1. We start of with running OpenOffice.org Writer. The default windows appears. Compared with other word processors, in OOo we see this text boundary in the document (the dim rectangle that shows the area we can write in). We mention we can show/hide it with View/Text boundaries.
  2. When creating a document, it is good to set the properties such as Title and Subject. We do that from File/Properties/Description. It may look too much effort now, but it will help us later wherever we want to write the document title or subject. Use Using OpenOffice.org Writer for title and How to write nice document in OpenOffice.org Writer for subject.
  3. Writer supports styles which makes life much easier. You probably have used styles before; using Heading 1, Heading 2 for headings so that you can create easily the Table of Contents. Writer has a Styles and Formatting window that is accessible from the icon/button near the File menu. The icon looks like a hand clicking on a 3×3 grid. You can also get the windows from Format/Styles and Formatting, or by simply pressing F11. Once you do that, you get a floating window. You can dock it by dragging it to the right edge of the Writer window. If you are into 3D desktop, it may not be easy to dock (it automatically switches to another side of the desktop cube). In this case, use the key combination Ctrl-Shift-F10 to dock the Styles and Formatting window. It is good here to resize the document (that is, change the magnification) so that it appears centered with little empty space around.
  4. Writer supports styles, not only for Paragraphs (like Heading 1) but also for Pages. See the status bar at the bottom of the Writer window; it mentions Default which is the default page style. When we write a document, the first page is good to have a distinct style that is appropriate to the properties of a first page. This includes, making sure the second page appears empty, the page gets no page numbering and so on. On the Styles and Formating dock we select the Page styles tab and we double-click on the First Page style. This will set the current page to the First Page style, and we can verify visually by looking at the status bar (Now First Page instead of the old Default).
  5. We are not writing yet; lets create the subsequent pages first. To do so, we insert manual breaks in our document. Click on Insent/Manual Break…/ and select to insert a Page Break. As style for the page after the break choose the Index page style, tick on Change page number, and make sure the numbering starts from 1. Click OK. Proper documents start numbering from the Index page. The Index page is the page we put the Table of Contents, Table of Figures and so on.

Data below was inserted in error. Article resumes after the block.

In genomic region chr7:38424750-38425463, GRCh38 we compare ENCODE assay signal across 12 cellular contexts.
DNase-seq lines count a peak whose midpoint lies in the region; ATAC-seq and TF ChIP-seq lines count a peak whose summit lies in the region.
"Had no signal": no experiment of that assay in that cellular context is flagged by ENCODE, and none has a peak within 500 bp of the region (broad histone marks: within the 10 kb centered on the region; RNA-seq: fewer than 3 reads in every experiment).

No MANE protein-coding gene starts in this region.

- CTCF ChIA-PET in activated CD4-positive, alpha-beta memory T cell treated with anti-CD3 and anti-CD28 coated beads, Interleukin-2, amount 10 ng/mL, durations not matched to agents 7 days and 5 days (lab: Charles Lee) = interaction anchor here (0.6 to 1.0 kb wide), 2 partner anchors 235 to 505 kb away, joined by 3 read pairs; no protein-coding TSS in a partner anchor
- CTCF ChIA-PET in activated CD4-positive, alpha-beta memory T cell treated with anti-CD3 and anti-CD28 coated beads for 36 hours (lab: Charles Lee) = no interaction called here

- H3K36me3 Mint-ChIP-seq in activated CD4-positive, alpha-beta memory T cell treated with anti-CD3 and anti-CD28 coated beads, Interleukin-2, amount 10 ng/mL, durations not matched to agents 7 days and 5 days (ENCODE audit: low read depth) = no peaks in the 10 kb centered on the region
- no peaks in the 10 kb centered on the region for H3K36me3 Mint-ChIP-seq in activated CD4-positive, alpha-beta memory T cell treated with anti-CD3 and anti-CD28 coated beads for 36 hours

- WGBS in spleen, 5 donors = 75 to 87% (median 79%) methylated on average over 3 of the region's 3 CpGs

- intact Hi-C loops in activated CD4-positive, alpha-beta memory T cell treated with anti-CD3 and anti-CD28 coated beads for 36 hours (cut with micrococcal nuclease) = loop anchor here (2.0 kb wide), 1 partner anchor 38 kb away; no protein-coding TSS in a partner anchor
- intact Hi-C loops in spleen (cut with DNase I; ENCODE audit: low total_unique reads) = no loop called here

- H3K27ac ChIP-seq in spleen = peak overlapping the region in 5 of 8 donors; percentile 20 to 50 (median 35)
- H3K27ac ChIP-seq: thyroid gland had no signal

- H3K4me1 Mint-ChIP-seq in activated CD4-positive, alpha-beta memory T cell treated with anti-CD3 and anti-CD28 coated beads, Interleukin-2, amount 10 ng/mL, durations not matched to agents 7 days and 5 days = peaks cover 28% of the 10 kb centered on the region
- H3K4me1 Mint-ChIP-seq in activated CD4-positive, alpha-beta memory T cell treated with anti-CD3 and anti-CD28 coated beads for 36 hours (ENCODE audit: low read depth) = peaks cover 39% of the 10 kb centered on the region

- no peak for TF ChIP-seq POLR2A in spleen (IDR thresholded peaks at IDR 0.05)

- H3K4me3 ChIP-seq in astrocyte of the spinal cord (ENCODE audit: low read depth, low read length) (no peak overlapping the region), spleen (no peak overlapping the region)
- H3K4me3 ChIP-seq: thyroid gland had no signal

6. Make sure the cursor is on the new page with the Index style. We need to create a new page break, so that we can get writing the actual document. Click on Insert/Manual Break…/ and select a Page Break. As style for the page after the break you can choose Default. Leave any page numbering settings as is because it inherits from before. Click OK.
  7. Now, to view what we have achieved, let’s go to Print Preview, and choose to see four pages at a time. We can see the first page, another page which is intentionally left blank, the Index page and the Default page. Close Print preview and return to the document.
  8. Now let’s go back to the first page. We want to put the title on the first page. Nothing extravagant, at least yet. What we do is we visit the Paragraph styles and find the Title style. While the cursor is on the first page at the start, we double-click on the Title style. The cursor moves the the center of the document and we can verify that the Title paragraph style has been applied; see on the right of the Styles and Formating icon on the top-left of the Writer window. Shall we write the title of the document now? Not so fast. We can insert the title as a field, because we already wrote it in the properties at the beginning in Step 2. Click Insert/Fields/Title.
  9. Now press Enter; the cursor moves down and it somehow automatically changes to the Subtitle style. Styles in OpenOffice allow you to choose a Next style (a followup style) and in this case, when someone presses Enter on the Title style, they get a new paragraph in the Subtitle style. While in the line/paragraph with Subtitle style, click on Insert/Field…/Subject. Fields in OpenOffice.org appear with a dark gray background; this does not appear in printing, it is just there to help you identify where the fields are.